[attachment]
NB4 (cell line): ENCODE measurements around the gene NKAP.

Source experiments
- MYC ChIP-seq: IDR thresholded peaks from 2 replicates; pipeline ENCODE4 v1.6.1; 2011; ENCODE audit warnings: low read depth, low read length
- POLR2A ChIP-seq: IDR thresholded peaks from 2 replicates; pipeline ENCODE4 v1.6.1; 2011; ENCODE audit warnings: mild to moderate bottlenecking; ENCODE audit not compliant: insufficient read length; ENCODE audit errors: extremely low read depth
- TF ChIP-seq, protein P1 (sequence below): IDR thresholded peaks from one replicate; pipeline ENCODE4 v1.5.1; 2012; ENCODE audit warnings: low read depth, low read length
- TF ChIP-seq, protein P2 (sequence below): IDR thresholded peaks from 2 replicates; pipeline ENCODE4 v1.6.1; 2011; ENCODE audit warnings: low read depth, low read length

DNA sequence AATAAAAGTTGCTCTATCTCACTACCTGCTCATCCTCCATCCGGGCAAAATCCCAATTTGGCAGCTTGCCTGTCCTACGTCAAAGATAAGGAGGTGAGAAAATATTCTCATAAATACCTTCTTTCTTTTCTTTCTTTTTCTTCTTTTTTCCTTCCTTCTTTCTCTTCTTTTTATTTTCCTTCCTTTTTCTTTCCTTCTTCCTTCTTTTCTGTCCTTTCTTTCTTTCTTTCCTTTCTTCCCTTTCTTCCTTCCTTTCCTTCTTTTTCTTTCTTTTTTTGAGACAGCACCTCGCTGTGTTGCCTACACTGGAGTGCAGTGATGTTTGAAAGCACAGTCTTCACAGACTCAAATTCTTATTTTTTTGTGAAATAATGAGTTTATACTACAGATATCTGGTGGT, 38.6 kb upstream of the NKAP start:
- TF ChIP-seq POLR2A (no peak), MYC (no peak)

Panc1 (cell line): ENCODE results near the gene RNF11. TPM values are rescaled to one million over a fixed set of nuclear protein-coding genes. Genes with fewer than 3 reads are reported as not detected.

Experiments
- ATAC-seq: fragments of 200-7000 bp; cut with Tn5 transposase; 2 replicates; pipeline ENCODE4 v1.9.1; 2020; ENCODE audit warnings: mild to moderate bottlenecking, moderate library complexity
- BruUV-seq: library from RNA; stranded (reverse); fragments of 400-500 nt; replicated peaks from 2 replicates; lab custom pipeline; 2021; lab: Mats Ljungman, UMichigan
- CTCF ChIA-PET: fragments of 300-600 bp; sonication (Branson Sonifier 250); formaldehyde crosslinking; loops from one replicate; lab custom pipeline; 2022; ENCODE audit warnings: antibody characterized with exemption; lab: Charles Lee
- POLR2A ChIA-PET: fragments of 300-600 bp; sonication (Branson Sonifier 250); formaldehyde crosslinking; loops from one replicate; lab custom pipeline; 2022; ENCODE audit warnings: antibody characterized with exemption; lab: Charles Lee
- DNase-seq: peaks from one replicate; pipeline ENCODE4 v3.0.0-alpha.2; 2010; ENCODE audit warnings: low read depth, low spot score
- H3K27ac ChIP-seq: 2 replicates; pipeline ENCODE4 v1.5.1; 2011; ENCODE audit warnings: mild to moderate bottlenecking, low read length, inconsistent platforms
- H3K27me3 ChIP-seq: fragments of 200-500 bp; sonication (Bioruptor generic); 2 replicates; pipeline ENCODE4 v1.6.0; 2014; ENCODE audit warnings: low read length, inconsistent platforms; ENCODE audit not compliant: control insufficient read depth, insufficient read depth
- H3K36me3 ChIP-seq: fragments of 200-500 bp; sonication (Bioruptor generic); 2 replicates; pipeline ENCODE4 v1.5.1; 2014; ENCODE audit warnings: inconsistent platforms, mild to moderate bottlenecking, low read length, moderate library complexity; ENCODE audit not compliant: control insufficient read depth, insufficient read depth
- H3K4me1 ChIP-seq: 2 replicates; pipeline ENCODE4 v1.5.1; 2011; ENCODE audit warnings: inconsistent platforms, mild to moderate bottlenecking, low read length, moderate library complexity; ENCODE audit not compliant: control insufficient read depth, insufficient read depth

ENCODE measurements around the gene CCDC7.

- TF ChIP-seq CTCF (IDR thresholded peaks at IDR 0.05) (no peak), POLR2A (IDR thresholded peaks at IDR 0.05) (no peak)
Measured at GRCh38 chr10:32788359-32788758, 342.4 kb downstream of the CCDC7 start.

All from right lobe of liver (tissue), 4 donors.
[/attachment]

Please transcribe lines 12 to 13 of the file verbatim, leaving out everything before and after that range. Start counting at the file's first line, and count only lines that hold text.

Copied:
- BruUV-seq: library from RNA; stranded (reverse); fragments of 400-500 nt; replicated peaks from 2 replicates; lab custom pipeline; 2021; lab: Mats Ljungman, UMichigan
- CTCF ChIA-PET: fragments of 300-600 bp; sonication (Branson Sonifier 250); formaldehyde crosslinking; loops from one replicate; lab custom pipeline; 2022; ENCODE audit warnings: antibody characterized with exemption; lab: Charles Lee